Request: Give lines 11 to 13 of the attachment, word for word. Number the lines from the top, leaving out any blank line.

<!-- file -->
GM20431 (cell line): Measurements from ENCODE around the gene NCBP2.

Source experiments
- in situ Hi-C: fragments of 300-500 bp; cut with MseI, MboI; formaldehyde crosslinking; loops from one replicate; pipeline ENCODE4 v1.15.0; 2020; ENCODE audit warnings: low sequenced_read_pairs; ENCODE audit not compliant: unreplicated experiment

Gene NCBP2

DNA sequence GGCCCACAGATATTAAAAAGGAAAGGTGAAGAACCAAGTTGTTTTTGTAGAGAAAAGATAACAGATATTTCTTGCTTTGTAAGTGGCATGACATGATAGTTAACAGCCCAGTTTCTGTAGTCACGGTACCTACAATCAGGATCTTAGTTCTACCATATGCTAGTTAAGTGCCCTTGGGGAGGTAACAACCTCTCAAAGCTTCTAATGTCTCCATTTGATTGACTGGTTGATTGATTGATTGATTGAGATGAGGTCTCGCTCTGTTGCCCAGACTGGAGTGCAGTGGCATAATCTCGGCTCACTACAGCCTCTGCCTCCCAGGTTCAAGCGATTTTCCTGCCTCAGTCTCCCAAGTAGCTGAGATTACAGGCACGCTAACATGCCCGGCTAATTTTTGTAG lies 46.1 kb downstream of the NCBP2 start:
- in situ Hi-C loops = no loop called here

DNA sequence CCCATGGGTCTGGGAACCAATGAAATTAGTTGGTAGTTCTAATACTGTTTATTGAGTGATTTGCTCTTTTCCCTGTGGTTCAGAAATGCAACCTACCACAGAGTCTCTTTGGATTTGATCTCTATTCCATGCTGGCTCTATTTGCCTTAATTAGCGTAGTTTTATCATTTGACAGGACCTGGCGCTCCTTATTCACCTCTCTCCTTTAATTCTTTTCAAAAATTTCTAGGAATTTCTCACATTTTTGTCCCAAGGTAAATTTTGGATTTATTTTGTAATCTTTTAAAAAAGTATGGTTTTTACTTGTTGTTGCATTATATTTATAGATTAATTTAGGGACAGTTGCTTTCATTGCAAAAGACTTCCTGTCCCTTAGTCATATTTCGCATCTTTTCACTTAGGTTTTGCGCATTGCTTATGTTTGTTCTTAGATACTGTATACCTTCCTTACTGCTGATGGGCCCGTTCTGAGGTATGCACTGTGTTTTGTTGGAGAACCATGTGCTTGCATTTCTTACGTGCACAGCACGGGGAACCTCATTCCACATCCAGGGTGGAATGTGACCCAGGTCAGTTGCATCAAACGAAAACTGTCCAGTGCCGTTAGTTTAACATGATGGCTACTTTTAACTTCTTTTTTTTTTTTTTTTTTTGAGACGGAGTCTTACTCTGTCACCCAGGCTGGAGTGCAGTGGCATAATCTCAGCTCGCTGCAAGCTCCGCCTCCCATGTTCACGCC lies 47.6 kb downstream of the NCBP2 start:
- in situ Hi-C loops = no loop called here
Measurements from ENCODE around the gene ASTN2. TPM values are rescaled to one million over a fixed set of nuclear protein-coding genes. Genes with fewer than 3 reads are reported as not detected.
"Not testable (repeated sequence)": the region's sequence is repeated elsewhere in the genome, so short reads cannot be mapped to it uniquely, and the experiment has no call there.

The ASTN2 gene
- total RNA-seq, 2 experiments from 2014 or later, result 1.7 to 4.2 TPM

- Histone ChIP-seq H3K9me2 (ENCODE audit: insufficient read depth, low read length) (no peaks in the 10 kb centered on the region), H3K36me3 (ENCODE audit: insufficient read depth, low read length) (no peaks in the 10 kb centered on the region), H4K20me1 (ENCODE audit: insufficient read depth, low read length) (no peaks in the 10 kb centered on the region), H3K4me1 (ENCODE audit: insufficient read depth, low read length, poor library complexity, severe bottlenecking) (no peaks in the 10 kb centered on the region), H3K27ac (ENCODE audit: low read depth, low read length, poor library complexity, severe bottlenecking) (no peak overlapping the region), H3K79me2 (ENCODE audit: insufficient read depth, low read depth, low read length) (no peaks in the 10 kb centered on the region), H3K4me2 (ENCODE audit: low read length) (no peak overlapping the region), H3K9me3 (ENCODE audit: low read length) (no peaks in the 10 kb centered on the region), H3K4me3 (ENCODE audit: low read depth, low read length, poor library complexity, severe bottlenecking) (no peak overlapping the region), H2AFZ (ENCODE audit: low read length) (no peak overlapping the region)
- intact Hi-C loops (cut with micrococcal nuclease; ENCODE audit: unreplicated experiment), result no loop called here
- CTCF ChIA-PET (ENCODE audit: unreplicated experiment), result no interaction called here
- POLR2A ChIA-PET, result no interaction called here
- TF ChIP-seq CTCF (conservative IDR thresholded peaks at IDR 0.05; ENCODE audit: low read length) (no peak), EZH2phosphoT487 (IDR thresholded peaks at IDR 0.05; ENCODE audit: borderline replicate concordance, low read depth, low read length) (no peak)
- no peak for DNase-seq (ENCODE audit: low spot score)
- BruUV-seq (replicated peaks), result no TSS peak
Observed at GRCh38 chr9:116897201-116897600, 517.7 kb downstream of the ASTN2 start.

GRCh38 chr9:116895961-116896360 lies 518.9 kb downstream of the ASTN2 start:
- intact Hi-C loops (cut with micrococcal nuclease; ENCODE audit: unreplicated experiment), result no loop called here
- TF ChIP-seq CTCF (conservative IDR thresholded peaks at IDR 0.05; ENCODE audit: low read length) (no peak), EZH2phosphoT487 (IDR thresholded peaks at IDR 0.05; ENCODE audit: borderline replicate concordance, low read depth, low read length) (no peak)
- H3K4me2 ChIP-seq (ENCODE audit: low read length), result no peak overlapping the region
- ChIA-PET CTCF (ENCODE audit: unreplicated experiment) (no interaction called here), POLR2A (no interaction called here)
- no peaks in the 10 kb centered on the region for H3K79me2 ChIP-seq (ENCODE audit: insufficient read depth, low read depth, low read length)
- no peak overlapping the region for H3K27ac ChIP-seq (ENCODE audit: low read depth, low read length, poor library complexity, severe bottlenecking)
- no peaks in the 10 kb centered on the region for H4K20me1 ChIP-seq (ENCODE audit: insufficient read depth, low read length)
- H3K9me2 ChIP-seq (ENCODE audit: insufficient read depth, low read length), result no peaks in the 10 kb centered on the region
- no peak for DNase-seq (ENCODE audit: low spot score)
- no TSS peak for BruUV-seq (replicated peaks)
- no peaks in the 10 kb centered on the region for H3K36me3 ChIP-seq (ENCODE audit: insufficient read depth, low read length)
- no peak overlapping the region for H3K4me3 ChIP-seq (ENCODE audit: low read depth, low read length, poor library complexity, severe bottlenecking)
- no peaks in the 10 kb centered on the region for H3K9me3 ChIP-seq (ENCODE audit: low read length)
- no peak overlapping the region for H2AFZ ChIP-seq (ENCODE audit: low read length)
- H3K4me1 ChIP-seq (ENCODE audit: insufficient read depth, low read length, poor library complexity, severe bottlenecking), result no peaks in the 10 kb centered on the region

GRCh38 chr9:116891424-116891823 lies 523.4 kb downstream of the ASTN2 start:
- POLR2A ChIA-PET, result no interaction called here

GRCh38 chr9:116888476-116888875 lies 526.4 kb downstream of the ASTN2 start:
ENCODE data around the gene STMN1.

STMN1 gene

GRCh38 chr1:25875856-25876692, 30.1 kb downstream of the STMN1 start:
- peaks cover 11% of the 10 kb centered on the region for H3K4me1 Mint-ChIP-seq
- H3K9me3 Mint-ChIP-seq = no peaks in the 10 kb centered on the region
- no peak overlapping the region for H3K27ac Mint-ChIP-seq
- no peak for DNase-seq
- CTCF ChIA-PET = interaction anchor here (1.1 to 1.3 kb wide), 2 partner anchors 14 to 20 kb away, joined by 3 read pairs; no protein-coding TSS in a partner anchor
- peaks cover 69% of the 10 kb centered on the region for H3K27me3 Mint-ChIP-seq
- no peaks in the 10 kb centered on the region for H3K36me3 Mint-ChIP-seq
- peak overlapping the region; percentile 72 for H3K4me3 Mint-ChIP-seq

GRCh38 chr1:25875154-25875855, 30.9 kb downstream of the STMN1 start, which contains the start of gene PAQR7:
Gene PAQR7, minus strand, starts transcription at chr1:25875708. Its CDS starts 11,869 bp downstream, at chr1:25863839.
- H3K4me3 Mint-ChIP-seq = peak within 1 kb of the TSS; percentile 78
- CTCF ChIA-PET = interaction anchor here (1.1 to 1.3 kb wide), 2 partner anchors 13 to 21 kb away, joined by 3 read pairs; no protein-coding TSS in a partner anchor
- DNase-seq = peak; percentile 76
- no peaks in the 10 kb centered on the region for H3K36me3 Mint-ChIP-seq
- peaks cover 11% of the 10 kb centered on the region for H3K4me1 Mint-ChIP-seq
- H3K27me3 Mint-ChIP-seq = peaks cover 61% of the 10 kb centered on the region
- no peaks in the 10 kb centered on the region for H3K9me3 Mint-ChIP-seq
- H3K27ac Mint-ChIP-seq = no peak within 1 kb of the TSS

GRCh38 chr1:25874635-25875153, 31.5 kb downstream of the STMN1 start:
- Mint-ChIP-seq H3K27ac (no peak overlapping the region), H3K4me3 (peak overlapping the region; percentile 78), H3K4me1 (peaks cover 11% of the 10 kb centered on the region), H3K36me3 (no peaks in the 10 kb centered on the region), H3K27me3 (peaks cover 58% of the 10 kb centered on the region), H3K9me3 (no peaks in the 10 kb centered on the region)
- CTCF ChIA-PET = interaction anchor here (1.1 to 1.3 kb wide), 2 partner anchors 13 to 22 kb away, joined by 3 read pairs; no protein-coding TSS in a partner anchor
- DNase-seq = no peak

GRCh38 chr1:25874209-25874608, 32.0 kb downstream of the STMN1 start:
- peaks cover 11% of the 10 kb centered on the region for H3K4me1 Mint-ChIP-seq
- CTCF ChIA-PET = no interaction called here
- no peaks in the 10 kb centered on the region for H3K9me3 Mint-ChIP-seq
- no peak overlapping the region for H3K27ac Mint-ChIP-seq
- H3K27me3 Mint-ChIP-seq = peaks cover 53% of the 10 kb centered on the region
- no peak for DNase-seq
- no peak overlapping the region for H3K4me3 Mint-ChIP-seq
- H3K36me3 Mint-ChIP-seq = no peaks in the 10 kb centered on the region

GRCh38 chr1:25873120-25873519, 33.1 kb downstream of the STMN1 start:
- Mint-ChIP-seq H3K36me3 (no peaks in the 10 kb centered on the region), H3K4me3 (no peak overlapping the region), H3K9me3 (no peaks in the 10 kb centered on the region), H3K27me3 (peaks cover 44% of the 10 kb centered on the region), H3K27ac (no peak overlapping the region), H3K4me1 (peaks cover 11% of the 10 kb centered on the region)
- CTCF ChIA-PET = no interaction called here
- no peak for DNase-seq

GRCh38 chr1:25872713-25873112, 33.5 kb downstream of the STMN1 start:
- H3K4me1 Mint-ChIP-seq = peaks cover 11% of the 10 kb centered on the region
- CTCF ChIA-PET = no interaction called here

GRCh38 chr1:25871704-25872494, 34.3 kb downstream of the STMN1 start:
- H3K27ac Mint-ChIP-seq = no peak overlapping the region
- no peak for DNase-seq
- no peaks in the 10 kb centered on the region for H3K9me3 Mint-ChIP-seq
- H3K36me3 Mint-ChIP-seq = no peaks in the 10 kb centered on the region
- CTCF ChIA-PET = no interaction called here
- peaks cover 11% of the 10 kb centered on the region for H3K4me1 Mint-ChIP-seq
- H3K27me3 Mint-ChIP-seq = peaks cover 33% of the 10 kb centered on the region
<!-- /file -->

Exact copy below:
The ASTN2 gene
- total RNA-seq, 2 experiments from 2014 or later, result 1.7 to 4.2 TPM

- Histone ChIP-seq H3K9me2 (ENCODE audit: insufficient read depth, low read length) (no peaks in the 10 kb centered on the region), H3K36me3 (ENCODE audit: insufficient read depth, low read length) (no peaks in the 10 kb centered on the region), H4K20me1 (ENCODE audit: insufficient read depth, low read length) (no peaks in the 10 kb centered on the region), H3K4me1 (ENCODE audit: insufficient read depth, low read length, poor library complexity, severe bottlenecking) (no peaks in the 10 kb centered on the region), H3K27ac (ENCODE audit: low read depth, low read length, poor library complexity, severe bottlenecking) (no peak overlapping the region), H3K79me2 (ENCODE audit: insufficient read depth, low read depth, low read length) (no peaks in the 10 kb centered on the region), H3K4me2 (ENCODE audit: low read length) (no peak overlapping the region), H3K9me3 (ENCODE audit: low read length) (no peaks in the 10 kb centered on the region), H3K4me3 (ENCODE audit: low read depth, low read length, poor library complexity, severe bottlenecking) (no peak overlapping the region), H2AFZ (ENCODE audit: low read length) (no peak overlapping the region)